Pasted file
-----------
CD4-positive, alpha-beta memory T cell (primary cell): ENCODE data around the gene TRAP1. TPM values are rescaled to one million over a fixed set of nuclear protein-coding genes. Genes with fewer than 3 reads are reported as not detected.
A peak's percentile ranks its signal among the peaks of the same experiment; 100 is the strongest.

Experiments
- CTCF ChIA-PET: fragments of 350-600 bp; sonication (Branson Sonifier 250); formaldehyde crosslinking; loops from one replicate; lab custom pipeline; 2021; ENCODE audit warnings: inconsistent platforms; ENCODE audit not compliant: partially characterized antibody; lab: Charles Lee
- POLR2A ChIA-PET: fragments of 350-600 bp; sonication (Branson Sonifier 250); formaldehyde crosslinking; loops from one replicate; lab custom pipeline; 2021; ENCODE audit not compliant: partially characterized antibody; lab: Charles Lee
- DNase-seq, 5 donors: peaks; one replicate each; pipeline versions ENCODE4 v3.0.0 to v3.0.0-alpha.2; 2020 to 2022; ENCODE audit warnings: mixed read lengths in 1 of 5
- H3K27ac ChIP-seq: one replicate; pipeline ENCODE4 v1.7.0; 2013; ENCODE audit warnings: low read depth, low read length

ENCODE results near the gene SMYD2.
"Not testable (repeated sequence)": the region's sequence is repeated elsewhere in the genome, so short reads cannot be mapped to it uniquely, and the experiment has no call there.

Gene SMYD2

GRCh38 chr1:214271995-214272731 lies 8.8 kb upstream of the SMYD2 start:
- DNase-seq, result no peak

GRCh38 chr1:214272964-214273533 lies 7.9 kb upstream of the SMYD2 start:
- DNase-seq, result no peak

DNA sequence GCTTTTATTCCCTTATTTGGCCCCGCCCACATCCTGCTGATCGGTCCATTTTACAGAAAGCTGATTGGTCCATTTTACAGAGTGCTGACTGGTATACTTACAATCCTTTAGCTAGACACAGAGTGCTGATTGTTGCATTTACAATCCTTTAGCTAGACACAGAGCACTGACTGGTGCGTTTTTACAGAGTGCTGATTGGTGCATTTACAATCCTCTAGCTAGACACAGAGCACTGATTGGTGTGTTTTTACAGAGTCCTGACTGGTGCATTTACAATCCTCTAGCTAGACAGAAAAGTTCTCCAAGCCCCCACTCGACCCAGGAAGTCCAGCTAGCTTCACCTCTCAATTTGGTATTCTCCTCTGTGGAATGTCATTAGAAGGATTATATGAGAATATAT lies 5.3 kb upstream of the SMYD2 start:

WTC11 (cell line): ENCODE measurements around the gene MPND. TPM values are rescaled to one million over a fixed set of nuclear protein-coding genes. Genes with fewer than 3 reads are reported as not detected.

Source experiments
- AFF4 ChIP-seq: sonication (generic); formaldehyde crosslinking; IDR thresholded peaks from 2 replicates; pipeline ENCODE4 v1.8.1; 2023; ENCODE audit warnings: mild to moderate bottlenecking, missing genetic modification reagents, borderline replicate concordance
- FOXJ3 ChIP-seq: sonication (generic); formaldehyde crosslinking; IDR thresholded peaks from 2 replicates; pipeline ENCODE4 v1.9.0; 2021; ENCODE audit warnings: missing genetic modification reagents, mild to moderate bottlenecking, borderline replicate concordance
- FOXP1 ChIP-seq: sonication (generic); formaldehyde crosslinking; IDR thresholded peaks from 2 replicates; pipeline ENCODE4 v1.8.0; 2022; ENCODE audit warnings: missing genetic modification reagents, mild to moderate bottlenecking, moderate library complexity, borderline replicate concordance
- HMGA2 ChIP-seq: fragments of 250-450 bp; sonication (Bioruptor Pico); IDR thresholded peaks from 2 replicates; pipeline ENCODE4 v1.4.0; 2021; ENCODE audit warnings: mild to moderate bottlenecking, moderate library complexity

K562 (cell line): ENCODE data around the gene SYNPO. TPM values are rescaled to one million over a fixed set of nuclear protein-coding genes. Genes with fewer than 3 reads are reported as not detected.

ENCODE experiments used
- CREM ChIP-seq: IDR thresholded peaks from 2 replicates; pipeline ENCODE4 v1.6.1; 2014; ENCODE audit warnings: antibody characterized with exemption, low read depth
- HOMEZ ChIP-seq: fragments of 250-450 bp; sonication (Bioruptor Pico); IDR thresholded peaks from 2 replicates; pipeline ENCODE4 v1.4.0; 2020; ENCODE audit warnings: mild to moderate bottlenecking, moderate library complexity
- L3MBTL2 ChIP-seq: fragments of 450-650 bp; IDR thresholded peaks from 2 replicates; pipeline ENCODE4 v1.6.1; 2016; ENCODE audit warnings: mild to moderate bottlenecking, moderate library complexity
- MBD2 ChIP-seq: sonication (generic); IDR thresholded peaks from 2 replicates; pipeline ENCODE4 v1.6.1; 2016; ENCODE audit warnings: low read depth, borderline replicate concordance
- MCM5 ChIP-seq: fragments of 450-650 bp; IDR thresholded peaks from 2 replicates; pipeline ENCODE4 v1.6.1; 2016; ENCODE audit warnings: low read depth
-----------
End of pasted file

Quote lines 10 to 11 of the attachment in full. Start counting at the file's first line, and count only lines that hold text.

Gene SMYD2

GRCh38 chr1:214271995-214272731 lies 8.8 kb upstream of the SMYD2 start: